MUAY THAI rules title

OBJECTIVE OF MUAY THAI: Defeat the opponent by knockout, technical knockout, or the accumulation of points.


MATERIALS: Gloves, mouthguard, groin protection




Muay Thai, also known as “the art of eight limbs”, is a martial art born in Thailand. This combat sport has deep cultural roots, often considered a lifestyle rather than just a hobby or sport. Despite its name translating to “Thai boxing”, the focus of Muay Thai is to physically overwhelm the opponent by any means necessary, such as with kicks, punches, elbows, knees, and takedowns.

Muay Thai’s can be traced back to the Kingdom of Siam, particularly the Ayutthaya Kingdom, in the early 1500s. During this time, this combat sport was practiced for warfare purposes; however, the martial art quickly became a spectacle of entertainment at local festivals and celebrations. With King Chulalongkorn’s ascension to the throne in 1868, a golden era of Muay Thai history was born, mostly due to the King’s keen interest in the sport. THe sport was also known as Muay Boran at the time.

As terrible as the World Wars were, one positive came out of them: countries connected and worked with other countries halfway across the world. This intermingling of allied soldiers led to shared cultural traditions, especially in forms of entertainment. This is precisely how Muay Thai made its way into Western cultures. World War I saw expeditionary forces from Siam become stationed on the Western Front in France, where French and Siamese soldiers participated in friendly Muay Thai competitions. Most of the professional Muay Thai Promotions use the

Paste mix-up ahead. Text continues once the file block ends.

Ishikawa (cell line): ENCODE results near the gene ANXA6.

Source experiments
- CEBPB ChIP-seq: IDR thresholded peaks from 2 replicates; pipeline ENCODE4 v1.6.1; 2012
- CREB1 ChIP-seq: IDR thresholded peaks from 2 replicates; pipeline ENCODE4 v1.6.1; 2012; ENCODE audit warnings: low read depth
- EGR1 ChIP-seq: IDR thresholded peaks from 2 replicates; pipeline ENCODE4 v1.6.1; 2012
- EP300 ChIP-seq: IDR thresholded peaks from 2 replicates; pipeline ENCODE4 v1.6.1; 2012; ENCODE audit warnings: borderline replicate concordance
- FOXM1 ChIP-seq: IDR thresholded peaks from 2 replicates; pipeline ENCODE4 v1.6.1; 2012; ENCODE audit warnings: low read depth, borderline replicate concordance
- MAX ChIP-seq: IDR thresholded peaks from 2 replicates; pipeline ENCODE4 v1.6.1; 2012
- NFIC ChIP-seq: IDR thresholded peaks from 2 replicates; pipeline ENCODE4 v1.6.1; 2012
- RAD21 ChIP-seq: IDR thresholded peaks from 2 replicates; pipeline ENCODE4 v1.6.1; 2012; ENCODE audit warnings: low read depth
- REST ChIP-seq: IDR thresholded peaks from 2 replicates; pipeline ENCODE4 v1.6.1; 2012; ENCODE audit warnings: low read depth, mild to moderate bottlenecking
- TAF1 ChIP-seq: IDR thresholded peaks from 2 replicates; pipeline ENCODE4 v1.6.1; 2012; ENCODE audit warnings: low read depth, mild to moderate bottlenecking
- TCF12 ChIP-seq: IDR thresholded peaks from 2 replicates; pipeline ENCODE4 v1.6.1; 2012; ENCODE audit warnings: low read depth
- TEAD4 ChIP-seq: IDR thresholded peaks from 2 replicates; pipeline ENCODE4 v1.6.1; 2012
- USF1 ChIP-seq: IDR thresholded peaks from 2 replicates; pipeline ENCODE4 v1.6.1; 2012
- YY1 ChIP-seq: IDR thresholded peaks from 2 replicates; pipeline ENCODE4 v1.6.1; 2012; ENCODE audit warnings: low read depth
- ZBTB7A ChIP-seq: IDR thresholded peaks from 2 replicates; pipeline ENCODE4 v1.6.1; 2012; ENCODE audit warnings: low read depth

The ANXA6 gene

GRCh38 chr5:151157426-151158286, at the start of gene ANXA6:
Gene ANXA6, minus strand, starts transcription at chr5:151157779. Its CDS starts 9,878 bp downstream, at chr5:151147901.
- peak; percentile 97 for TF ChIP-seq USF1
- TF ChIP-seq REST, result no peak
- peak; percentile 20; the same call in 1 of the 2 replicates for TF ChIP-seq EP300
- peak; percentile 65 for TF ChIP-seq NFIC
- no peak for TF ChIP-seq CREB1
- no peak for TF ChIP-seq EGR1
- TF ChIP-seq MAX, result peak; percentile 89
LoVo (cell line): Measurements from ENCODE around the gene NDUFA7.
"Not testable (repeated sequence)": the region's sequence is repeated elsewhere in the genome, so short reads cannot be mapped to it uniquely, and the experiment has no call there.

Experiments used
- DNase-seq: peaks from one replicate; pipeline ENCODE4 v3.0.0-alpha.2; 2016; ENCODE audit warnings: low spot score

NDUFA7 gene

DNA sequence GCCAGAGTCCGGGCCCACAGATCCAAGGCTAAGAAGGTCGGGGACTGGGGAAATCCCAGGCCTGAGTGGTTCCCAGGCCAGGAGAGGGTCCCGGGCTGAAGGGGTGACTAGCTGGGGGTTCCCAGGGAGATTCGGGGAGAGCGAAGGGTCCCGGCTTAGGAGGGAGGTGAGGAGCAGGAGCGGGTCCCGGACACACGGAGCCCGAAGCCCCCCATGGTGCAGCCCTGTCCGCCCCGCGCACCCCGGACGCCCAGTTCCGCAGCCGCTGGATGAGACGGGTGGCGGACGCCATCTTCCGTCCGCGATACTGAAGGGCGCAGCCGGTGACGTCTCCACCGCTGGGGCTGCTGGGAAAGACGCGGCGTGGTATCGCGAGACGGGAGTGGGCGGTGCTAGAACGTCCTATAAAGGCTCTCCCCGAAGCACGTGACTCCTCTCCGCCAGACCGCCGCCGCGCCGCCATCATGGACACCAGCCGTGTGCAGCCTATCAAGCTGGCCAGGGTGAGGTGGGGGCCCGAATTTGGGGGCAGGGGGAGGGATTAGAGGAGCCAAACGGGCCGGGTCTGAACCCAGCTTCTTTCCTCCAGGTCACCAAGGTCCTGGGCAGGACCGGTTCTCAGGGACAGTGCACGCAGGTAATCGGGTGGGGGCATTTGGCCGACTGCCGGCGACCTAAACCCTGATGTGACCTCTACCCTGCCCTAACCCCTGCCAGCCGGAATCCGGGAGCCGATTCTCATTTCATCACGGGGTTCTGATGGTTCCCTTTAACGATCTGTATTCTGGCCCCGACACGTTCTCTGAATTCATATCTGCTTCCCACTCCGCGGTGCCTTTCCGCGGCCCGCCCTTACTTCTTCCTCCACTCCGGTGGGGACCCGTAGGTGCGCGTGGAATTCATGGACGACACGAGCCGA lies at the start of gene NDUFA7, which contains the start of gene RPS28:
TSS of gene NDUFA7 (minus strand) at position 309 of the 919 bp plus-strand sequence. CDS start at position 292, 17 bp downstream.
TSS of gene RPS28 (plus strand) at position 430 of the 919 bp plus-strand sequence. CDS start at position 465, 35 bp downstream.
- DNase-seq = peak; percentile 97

MUAY THAI culture

As a sport, Muay Thai is often viewed simply as a violent display of combat. However, Muay Thai is considered an art in Thailand – further, it is a lifestyle and an integral part of many young aspiring lives.

In Thailand, children begin Muay Thai training and honing their mixed martial arts skills as young as 5 years old. At this age, they’re mostly just exposed to the training atmosphere of Muay Thai gyms, although they slowly begin learning to throw technical punches and land solid kicks as they grow. By the time they’re 15 years old, these children can make their debuts on the professional stage, possibly kickstarting their future careers.